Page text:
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Fall 2001 Framed!

Someone compared picture frames to chocolate: affordable, easy to find, portable, and highly addictive. But whether it’s an “addiction” or “passion,” people who like frames love them. And they have distinct preferences. As with chocolate, today’s frames come in a mouth-watering array of choices: size, styles, materials, colors and more. Fortunately, unlike chocolate, picture frames aren’t fattening, which no doubt helps account for their sales success.

“Frames are addictive,” says Barbara Howell, US sales manager for Axicon World Imports (Surrey, BC), which wholesales several lines. “Frames are affordable impulse buys.” Frame-lovers search everywhere for frames that are unique and eye-catching. They zip through catalogs, scour the Net and—most important—cruise the malls for the just-right frame. And today’s frame-seekers come in all ages—teens who encase friends and good times in bright, whimsical frames; young parents documenting the antics of their growing offspring; seniors who add to their ever-They wrap around an image that might be otherwise “lost” or unnoticed. And they give even the simplest or most modest graphic a sense of importance and pride of place.

“Picture frames let you have your friends and family around you all the time,” Howell says. But photo frames today are being used to display more than the latest snap of Aunt Hattie’s birthday or Junior’s toothless grin. Finding their way into frames are favorite quotations, treasured memorabilia, and even art postcards. And perhaps a cousin of the scrapbook craze, vintage family photos are highly prized, as well, lending not only a sense of family continuity but invoking another time, place and mood—especially if it’s in one of countless decorative frames now on the market.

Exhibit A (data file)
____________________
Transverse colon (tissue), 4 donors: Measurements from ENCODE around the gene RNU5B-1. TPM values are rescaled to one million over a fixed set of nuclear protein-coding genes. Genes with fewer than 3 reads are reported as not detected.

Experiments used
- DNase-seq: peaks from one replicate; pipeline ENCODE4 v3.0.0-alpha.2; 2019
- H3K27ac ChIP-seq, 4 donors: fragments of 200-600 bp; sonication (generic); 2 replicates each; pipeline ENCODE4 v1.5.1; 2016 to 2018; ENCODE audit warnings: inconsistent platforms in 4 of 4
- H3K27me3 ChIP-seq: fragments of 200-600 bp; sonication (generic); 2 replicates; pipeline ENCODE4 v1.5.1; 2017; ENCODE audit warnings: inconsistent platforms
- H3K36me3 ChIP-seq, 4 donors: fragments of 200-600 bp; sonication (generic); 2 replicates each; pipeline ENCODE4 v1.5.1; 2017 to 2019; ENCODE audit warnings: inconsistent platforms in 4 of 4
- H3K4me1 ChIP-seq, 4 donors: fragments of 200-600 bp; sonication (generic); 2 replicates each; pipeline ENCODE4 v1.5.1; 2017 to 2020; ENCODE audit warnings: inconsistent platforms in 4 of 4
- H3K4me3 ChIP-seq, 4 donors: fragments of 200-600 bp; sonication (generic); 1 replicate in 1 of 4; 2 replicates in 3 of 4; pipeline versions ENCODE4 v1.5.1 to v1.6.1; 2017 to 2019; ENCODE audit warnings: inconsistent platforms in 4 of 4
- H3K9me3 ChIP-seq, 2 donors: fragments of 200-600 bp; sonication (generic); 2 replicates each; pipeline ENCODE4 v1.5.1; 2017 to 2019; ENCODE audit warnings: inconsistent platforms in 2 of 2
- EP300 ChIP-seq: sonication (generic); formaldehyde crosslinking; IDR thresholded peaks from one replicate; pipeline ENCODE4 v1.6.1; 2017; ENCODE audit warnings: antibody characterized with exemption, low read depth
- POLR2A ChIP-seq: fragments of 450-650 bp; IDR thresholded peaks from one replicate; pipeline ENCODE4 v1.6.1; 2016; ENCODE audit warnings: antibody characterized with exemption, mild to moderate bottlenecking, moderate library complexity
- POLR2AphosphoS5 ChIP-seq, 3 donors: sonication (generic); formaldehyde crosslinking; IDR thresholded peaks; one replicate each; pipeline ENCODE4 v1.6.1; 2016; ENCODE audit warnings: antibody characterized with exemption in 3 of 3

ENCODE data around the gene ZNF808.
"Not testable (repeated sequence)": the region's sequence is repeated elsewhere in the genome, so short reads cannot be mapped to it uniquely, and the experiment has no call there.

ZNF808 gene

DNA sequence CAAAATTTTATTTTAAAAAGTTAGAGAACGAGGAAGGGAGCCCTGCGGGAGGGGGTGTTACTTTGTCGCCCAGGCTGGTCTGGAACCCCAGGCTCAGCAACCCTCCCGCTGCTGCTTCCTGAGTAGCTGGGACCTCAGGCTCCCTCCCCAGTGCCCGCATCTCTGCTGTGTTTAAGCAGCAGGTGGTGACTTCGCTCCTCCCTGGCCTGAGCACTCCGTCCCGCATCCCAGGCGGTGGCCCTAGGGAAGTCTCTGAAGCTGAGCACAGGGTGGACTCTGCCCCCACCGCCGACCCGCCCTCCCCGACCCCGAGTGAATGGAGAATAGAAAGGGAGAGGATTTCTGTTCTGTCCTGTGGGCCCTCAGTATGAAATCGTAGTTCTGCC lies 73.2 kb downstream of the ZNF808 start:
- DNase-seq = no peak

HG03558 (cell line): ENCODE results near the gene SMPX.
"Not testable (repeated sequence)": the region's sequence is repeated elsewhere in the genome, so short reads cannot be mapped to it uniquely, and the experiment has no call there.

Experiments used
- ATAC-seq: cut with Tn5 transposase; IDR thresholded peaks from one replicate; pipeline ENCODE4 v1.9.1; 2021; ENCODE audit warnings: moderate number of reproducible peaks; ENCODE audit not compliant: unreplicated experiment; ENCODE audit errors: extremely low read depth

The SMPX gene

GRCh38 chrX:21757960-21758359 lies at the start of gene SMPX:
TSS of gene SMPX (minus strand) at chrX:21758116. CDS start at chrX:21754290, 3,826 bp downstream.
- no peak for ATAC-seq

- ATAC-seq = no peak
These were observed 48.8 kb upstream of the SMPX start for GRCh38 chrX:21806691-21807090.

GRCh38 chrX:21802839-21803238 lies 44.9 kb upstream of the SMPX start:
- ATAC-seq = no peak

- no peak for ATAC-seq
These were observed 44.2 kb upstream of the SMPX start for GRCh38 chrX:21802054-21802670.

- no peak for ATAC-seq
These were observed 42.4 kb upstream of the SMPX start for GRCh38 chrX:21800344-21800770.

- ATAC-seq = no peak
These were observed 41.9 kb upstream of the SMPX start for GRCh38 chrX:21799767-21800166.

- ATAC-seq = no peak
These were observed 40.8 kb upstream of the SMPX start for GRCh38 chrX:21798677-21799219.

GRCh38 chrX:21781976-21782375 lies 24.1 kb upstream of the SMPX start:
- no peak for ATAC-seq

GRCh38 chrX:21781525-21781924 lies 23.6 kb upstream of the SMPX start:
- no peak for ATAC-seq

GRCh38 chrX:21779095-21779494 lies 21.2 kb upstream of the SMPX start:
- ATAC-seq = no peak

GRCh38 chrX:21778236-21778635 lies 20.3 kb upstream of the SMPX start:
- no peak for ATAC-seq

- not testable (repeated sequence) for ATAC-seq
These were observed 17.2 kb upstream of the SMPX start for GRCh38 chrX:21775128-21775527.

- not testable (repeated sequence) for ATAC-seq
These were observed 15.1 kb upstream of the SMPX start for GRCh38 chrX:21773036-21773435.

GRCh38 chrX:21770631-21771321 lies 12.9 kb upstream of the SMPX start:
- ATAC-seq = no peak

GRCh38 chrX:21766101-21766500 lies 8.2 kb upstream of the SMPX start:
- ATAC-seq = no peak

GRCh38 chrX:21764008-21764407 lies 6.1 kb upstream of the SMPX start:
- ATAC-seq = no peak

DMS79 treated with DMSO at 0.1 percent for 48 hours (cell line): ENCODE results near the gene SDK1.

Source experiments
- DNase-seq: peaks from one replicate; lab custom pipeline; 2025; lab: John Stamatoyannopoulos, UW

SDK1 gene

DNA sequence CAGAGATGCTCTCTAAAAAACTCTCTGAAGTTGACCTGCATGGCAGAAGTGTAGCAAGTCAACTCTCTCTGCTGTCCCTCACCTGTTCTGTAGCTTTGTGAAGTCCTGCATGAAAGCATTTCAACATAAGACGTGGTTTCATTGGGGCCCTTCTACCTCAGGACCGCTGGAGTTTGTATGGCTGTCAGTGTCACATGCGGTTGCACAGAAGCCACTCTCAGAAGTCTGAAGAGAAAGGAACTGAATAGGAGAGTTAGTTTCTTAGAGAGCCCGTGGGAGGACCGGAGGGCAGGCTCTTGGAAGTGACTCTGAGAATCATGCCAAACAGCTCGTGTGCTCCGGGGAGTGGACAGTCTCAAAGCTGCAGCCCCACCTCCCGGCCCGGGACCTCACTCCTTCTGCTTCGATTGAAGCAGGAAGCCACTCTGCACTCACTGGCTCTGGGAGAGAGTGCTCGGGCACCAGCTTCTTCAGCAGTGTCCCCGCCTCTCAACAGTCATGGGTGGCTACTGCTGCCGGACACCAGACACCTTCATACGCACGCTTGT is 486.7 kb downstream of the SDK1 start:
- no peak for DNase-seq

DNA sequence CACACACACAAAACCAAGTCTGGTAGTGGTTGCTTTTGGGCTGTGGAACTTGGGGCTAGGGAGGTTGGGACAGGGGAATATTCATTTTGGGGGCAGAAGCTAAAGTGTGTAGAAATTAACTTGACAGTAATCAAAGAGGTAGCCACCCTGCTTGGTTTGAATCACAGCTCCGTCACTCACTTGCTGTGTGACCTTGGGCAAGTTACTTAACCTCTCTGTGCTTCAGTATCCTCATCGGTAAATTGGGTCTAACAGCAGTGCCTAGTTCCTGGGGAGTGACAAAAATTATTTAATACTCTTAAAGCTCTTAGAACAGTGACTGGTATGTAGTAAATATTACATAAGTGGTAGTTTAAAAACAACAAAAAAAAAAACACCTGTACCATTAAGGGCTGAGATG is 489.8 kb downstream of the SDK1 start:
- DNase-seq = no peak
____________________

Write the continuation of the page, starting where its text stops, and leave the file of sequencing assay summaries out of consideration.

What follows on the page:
Not just for desks or tabletops anymore, photo frames have been transformed into refrigerator magnets, keychains, mirrors, beanbags and unbreakable cubes that can be tossed on the seat of your car. They can even talk to you or play your favorite tune.

Boom times

imageIt’s no wonder picture frames have become a $4 billion-a-year business, according to Mike Shea, spokesman for the Professional Picture Framers Association (Richmond, VA). This trend, like so many others, is driven by baby boomers, he says. They’ve got photos of kids and parents, photos of grandkids, pets and friends, and photos of vacations. While many of these shots may be forever consigned to boxes and drawers and envelopes from the drugstore and never see the light of day, the favorites get frames. And some get sent to Grandma, who also puts them in frames.